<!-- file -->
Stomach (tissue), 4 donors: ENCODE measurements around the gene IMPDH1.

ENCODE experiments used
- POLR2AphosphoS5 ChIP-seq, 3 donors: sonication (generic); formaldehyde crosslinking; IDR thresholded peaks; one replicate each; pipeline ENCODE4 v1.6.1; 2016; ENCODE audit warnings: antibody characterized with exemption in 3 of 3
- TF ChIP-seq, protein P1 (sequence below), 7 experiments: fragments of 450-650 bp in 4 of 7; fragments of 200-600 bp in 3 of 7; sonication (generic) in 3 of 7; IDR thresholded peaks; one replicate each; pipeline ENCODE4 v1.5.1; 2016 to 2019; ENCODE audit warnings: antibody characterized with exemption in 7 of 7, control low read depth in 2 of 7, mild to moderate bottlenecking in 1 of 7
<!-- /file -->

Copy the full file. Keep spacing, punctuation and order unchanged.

Stomach (tissue), 4 donors: ENCODE measurements around the gene IMPDH1.

ENCODE experiments used
- POLR2AphosphoS5 ChIP-seq, 3 donors: sonication (generic); formaldehyde crosslinking; IDR thresholded peaks; one replicate each; pipeline ENCODE4 v1.6.1; 2016; ENCODE audit warnings: antibody characterized with exemption in 3 of 3
- TF ChIP-seq, protein P1 (sequence below), 7 experiments: fragments of 450-650 bp in 4 of 7; fragments of 200-600 bp in 3 of 7; sonication (generic) in 3 of 7; IDR thresholded peaks; one replicate each; pipeline ENCODE4 v1.5.1; 2016 to 2019; ENCODE audit warnings: antibody characterized with exemption in 7 of 7, control low read depth in 2 of 7, mild to moderate bottlenecking in 1 of 7